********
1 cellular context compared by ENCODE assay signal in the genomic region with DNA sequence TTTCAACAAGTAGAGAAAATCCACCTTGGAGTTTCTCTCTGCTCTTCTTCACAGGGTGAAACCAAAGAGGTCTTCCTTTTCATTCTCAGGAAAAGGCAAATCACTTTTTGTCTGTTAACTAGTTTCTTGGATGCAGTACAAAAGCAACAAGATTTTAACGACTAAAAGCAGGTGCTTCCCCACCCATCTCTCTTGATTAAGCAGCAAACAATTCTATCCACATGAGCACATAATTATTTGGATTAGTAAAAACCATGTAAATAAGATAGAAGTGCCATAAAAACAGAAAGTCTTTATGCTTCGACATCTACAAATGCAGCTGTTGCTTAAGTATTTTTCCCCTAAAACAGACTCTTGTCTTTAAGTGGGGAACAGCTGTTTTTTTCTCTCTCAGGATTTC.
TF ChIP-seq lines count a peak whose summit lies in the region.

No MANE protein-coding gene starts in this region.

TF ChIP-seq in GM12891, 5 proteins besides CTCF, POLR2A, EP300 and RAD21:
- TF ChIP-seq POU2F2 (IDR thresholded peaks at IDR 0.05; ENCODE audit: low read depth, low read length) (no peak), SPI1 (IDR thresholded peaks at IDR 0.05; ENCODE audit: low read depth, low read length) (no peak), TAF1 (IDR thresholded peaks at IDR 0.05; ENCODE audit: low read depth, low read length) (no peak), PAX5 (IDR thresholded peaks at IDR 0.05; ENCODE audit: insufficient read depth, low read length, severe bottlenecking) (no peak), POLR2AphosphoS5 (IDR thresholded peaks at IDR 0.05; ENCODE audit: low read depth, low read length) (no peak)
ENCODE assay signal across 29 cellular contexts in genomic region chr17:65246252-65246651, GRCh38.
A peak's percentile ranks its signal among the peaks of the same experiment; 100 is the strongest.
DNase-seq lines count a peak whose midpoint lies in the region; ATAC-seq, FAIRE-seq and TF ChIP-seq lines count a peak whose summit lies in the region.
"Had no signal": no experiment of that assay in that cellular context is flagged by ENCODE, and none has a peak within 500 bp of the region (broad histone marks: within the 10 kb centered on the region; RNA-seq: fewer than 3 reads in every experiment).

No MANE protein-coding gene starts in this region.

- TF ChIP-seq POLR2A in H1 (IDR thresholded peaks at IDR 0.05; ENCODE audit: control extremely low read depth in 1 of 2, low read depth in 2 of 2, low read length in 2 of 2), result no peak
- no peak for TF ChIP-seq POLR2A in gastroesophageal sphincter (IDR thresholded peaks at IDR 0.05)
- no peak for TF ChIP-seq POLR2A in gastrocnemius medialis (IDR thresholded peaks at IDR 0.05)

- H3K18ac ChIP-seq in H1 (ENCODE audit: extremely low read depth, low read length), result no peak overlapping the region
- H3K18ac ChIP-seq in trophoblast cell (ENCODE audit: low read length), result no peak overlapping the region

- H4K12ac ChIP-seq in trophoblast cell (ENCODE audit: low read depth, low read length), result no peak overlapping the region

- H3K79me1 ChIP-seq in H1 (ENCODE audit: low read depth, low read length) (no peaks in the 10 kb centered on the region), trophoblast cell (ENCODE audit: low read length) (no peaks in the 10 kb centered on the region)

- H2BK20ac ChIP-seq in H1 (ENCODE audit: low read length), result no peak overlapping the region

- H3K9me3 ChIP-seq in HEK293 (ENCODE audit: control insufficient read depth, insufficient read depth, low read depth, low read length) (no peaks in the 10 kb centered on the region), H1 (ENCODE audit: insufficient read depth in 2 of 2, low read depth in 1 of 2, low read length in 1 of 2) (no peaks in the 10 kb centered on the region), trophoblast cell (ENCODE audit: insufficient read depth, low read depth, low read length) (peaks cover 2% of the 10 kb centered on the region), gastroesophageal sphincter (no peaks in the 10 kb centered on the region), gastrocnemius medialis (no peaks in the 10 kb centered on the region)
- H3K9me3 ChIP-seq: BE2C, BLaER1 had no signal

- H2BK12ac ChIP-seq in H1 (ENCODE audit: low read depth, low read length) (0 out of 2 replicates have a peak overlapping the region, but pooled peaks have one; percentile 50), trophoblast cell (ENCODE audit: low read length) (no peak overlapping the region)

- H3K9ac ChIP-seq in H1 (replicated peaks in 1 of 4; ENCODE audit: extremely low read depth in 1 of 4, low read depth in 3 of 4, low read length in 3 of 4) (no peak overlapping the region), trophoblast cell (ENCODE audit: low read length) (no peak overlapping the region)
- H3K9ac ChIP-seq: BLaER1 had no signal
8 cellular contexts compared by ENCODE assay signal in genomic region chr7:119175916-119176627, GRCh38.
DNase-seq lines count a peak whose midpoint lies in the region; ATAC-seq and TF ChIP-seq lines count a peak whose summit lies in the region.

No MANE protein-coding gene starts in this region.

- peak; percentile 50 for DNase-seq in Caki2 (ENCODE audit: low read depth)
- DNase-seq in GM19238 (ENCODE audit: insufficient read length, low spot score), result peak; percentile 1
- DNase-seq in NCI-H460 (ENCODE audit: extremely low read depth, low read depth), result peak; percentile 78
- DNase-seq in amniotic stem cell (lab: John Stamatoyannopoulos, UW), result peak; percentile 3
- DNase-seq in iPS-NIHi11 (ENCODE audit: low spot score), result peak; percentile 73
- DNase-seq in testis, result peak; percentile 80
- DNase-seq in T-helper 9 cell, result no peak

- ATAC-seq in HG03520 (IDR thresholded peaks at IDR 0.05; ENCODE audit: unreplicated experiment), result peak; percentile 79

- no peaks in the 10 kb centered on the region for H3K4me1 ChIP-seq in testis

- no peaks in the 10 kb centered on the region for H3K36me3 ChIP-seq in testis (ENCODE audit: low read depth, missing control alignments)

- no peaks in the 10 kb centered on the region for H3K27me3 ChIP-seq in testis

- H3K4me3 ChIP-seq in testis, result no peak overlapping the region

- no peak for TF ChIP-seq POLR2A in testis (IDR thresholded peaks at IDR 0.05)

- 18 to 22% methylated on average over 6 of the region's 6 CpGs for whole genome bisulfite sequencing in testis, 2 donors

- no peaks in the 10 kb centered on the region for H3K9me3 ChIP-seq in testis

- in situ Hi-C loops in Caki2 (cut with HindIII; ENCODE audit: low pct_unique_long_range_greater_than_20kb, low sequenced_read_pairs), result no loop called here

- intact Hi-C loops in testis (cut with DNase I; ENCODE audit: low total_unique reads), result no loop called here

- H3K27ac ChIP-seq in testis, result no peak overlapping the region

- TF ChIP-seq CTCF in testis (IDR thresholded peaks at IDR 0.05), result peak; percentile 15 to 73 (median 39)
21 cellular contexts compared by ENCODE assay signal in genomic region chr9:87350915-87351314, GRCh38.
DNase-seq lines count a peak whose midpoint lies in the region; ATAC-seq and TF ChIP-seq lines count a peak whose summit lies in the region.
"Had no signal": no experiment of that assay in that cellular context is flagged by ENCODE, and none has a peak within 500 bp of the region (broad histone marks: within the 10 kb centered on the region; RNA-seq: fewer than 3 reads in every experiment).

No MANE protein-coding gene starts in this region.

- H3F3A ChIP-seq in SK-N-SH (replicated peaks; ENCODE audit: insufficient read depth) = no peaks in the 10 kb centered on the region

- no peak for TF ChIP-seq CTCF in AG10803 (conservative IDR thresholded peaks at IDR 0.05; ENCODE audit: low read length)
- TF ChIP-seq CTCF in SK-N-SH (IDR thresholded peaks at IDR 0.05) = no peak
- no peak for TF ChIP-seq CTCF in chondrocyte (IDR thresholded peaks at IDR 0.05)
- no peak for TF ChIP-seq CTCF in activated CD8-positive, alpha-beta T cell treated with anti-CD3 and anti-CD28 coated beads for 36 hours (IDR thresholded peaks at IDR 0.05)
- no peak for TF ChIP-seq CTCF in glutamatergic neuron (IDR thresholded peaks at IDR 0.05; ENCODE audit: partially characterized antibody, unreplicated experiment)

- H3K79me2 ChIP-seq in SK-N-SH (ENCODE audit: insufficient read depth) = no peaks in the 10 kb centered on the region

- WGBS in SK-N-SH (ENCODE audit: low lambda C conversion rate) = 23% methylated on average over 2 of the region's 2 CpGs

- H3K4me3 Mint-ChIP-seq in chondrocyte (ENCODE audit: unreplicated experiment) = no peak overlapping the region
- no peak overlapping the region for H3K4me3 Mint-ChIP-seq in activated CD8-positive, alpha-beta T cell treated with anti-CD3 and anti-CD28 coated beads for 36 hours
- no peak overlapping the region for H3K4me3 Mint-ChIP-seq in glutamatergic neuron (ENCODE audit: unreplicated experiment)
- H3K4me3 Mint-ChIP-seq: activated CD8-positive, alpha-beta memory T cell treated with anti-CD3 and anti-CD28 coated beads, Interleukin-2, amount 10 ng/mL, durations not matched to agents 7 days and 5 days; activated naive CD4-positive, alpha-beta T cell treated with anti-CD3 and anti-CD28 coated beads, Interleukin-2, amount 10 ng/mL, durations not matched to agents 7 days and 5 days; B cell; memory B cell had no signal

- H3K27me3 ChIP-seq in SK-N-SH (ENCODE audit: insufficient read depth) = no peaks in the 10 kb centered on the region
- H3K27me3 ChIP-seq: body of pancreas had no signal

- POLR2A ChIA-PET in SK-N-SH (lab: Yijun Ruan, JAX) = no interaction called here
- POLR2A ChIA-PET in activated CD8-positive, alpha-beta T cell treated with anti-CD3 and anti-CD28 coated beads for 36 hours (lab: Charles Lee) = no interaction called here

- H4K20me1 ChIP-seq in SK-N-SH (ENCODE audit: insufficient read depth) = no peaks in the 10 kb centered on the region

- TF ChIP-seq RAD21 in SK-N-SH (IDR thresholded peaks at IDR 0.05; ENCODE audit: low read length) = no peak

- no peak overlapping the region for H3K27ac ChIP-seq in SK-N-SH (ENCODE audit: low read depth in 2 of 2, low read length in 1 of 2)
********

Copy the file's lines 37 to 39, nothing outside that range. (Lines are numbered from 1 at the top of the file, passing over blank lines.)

- no peaks in the 10 kb centered on the region for H3K27me3 ChIP-seq in testis

- H3K4me3 ChIP-seq in testis, result no peak overlapping the region

- no peak for TF ChIP-seq POLR2A in testis (IDR thresholded peaks at IDR 0.05)